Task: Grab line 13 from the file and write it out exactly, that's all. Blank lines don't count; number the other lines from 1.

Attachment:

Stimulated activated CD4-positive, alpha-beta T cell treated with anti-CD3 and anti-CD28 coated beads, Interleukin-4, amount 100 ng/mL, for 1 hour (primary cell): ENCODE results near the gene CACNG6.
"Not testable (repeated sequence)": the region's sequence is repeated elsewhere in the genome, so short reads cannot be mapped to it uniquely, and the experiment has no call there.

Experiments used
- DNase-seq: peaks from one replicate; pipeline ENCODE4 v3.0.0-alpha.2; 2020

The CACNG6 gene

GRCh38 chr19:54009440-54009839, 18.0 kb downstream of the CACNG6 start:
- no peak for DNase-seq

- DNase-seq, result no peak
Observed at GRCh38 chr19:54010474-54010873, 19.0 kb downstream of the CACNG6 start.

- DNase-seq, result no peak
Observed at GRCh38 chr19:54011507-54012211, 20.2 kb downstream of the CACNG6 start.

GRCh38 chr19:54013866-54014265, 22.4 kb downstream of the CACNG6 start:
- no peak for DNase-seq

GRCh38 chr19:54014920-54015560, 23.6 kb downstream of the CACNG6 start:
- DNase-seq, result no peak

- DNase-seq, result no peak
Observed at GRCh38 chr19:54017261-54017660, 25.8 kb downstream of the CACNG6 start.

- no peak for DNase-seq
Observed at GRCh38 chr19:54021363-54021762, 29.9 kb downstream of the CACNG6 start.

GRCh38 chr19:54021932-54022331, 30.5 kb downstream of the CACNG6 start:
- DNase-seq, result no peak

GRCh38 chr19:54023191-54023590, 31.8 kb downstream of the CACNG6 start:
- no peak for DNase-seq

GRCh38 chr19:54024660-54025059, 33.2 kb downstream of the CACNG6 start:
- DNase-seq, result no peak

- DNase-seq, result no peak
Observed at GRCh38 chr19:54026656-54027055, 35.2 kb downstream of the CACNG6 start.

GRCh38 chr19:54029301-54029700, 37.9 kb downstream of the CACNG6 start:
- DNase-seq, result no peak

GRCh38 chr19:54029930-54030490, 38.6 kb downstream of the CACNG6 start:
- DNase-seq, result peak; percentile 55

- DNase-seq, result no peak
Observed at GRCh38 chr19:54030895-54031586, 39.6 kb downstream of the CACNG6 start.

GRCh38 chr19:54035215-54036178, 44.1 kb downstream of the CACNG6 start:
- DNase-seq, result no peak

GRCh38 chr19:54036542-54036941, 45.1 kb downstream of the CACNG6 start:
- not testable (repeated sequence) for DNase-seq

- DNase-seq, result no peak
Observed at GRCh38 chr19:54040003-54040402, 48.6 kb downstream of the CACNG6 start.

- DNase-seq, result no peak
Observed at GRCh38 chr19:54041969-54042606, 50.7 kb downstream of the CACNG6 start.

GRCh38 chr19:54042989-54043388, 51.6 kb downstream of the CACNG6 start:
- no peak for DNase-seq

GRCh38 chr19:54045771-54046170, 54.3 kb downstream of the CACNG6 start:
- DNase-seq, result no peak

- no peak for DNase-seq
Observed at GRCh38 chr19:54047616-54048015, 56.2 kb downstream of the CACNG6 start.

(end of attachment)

- no peak for DNase-seq